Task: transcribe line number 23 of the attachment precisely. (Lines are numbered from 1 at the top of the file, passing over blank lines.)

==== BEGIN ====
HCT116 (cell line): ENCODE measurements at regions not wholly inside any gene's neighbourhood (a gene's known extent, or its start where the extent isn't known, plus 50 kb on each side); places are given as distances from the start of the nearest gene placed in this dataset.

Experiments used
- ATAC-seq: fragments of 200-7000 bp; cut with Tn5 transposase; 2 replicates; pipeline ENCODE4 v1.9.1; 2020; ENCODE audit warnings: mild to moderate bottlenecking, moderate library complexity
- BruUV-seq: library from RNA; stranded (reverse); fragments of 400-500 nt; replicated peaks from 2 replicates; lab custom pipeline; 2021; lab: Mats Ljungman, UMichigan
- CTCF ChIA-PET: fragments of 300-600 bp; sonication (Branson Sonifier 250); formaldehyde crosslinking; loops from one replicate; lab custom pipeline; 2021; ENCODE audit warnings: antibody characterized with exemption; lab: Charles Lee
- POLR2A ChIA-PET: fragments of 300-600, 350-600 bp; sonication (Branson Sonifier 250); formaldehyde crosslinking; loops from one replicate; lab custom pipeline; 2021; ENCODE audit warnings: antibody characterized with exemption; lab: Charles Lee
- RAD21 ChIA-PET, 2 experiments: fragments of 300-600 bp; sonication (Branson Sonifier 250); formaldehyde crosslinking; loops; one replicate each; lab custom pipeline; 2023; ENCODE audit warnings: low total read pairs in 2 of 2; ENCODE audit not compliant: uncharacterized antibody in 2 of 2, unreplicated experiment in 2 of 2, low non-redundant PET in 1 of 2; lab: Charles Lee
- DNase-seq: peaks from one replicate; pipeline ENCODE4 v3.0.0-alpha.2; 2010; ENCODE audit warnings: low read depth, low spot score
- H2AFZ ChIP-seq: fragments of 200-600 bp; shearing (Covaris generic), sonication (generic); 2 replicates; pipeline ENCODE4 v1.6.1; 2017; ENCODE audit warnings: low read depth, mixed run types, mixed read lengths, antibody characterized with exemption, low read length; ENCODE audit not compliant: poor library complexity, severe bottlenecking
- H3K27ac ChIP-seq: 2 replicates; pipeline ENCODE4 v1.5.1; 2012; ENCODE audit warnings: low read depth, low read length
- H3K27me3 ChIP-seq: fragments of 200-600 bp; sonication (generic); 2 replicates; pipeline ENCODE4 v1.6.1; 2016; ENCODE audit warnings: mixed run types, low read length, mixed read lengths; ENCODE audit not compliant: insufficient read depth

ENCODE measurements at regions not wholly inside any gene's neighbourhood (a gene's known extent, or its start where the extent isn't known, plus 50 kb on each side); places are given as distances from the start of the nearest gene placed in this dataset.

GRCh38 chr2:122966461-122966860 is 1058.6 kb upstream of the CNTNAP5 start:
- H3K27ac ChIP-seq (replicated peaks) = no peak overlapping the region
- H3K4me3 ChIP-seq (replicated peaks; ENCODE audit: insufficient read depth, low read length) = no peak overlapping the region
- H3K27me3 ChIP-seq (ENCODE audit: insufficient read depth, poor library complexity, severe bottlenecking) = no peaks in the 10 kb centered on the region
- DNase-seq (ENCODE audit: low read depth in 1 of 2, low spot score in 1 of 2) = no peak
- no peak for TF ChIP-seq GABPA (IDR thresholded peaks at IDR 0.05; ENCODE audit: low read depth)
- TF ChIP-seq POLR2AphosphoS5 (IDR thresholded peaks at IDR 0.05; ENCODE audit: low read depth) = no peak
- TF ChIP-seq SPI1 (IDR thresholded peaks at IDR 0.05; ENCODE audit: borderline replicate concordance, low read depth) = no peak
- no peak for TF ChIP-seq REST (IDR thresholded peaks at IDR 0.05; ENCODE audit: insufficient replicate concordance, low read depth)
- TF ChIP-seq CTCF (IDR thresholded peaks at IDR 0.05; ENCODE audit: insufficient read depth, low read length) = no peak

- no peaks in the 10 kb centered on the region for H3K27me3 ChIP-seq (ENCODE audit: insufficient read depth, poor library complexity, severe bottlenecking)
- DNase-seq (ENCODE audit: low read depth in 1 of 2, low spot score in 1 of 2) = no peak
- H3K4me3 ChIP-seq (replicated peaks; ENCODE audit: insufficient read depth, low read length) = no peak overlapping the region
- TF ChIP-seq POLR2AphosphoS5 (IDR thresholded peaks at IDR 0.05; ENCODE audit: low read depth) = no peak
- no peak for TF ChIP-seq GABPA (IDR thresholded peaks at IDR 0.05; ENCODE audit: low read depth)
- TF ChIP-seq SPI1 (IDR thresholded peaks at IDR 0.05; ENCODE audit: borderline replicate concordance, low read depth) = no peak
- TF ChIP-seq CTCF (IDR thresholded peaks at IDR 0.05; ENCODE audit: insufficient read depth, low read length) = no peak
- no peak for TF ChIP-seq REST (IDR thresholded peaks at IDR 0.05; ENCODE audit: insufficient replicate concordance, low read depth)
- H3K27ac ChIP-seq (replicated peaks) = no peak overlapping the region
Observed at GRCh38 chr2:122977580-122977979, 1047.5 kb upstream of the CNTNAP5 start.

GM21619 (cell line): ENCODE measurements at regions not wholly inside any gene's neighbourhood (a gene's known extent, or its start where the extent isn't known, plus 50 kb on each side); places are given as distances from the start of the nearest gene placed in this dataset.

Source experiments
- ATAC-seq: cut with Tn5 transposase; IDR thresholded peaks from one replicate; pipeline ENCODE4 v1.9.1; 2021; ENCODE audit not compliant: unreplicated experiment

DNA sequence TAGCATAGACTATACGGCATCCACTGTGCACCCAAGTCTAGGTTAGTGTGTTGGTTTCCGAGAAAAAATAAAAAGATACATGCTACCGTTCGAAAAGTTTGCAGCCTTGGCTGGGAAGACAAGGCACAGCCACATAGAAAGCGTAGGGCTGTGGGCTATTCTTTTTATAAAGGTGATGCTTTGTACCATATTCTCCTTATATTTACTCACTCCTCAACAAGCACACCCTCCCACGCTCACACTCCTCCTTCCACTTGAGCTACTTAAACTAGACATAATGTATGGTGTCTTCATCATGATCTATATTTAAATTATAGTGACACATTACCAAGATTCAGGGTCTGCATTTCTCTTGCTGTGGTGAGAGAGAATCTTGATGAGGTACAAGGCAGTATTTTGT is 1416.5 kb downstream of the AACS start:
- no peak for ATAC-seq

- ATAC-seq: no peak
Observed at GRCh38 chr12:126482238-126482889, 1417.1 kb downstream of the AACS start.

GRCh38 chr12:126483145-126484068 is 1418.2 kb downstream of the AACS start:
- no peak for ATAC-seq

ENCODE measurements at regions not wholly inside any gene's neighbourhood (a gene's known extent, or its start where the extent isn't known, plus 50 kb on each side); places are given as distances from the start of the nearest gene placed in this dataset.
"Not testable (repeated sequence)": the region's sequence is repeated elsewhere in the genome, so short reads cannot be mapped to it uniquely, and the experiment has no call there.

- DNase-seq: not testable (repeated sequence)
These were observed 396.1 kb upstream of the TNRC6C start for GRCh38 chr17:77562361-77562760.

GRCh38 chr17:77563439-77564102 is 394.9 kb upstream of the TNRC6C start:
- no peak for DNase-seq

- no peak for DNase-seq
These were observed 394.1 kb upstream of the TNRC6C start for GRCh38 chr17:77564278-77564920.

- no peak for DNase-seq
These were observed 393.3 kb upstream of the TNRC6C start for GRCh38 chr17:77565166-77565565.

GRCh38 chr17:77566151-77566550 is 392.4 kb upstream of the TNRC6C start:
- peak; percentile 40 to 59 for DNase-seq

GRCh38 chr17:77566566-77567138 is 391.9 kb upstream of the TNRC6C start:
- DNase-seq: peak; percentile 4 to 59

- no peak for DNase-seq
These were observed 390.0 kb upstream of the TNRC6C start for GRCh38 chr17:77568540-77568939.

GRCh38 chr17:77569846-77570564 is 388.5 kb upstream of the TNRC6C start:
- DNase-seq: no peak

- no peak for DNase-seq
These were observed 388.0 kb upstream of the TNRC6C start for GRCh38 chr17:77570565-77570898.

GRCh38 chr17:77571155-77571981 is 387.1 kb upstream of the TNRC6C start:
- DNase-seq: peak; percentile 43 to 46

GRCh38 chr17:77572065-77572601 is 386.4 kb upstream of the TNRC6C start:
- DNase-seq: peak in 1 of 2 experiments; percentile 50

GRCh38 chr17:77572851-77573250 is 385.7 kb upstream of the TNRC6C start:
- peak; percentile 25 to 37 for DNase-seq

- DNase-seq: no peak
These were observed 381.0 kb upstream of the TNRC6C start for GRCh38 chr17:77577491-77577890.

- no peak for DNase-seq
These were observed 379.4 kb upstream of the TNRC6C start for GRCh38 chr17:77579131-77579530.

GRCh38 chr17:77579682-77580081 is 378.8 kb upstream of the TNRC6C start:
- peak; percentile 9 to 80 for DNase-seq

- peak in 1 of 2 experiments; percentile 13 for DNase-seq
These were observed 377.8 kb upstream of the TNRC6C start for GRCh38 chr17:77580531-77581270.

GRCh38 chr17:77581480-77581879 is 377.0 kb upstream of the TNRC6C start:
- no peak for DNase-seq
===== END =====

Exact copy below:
- no peaks in the 10 kb centered on the region for H3K27me3 ChIP-seq (ENCODE audit: insufficient read depth, poor library complexity, severe bottlenecking)